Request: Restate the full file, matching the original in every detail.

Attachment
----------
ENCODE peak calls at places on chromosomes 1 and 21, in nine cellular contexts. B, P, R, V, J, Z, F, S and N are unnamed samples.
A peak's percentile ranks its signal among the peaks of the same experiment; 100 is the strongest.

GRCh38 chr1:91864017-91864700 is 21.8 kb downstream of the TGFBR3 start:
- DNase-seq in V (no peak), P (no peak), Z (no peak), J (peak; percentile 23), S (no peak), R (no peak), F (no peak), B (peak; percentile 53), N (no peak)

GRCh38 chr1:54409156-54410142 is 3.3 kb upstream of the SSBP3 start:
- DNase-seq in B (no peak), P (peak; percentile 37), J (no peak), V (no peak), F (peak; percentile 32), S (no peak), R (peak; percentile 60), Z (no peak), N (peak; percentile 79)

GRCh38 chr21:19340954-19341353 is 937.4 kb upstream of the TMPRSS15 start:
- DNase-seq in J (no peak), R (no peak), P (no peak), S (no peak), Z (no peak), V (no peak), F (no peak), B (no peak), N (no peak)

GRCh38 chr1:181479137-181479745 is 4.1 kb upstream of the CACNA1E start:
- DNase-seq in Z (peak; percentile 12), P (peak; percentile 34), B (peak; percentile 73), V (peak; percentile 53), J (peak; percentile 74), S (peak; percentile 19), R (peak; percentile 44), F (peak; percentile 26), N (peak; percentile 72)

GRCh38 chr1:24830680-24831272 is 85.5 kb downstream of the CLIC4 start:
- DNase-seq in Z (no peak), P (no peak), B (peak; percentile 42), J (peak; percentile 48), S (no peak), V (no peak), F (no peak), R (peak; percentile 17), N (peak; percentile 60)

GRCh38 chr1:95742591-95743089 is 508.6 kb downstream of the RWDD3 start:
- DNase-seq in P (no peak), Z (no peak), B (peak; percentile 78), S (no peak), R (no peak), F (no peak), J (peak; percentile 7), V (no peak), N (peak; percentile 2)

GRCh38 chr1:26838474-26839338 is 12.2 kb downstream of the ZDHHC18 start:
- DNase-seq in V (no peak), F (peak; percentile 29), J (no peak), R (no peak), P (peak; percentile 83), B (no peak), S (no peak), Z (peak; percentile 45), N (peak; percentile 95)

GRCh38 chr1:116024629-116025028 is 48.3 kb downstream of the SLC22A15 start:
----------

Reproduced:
ENCODE peak calls at places on chromosomes 1 and 21, in nine cellular contexts. B, P, R, V, J, Z, F, S and N are unnamed samples.
A peak's percentile ranks its signal among the peaks of the same experiment; 100 is the strongest.

GRCh38 chr1:91864017-91864700 is 21.8 kb downstream of the TGFBR3 start:
- DNase-seq in V (no peak), P (no peak), Z (no peak), J (peak; percentile 23), S (no peak), R (no peak), F (no peak), B (peak; percentile 53), N (no peak)

GRCh38 chr1:54409156-54410142 is 3.3 kb upstream of the SSBP3 start:
- DNase-seq in B (no peak), P (peak; percentile 37), J (no peak), V (no peak), F (peak; percentile 32), S (no peak), R (peak; percentile 60), Z (no peak), N (peak; percentile 79)

GRCh38 chr21:19340954-19341353 is 937.4 kb upstream of the TMPRSS15 start:
- DNase-seq in J (no peak), R (no peak), P (no peak), S (no peak), Z (no peak), V (no peak), F (no peak), B (no peak), N (no peak)

GRCh38 chr1:181479137-181479745 is 4.1 kb upstream of the CACNA1E start:
- DNase-seq in Z (peak; percentile 12), P (peak; percentile 34), B (peak; percentile 73), V (peak; percentile 53), J (peak; percentile 74), S (peak; percentile 19), R (peak; percentile 44), F (peak; percentile 26), N (peak; percentile 72)

GRCh38 chr1:24830680-24831272 is 85.5 kb downstream of the CLIC4 start:
- DNase-seq in Z (no peak), P (no peak), B (peak; percentile 42), J (peak; percentile 48), S (no peak), V (no peak), F (no peak), R (peak; percentile 17), N (peak; percentile 60)

GRCh38 chr1:95742591-95743089 is 508.6 kb downstream of the RWDD3 start:
- DNase-seq in P (no peak), Z (no peak), B (peak; percentile 78), S (no peak), R (no peak), F (no peak), J (peak; percentile 7), V (no peak), N (peak; percentile 2)

GRCh38 chr1:26838474-26839338 is 12.2 kb downstream of the ZDHHC18 start:
- DNase-seq in V (no peak), F (peak; percentile 29), J (no peak), R (no peak), P (peak; percentile 83), B (no peak), S (no peak), Z (peak; percentile 45), N (peak; percentile 95)

GRCh38 chr1:116024629-116025028 is 48.3 kb downstream of the SLC22A15 start: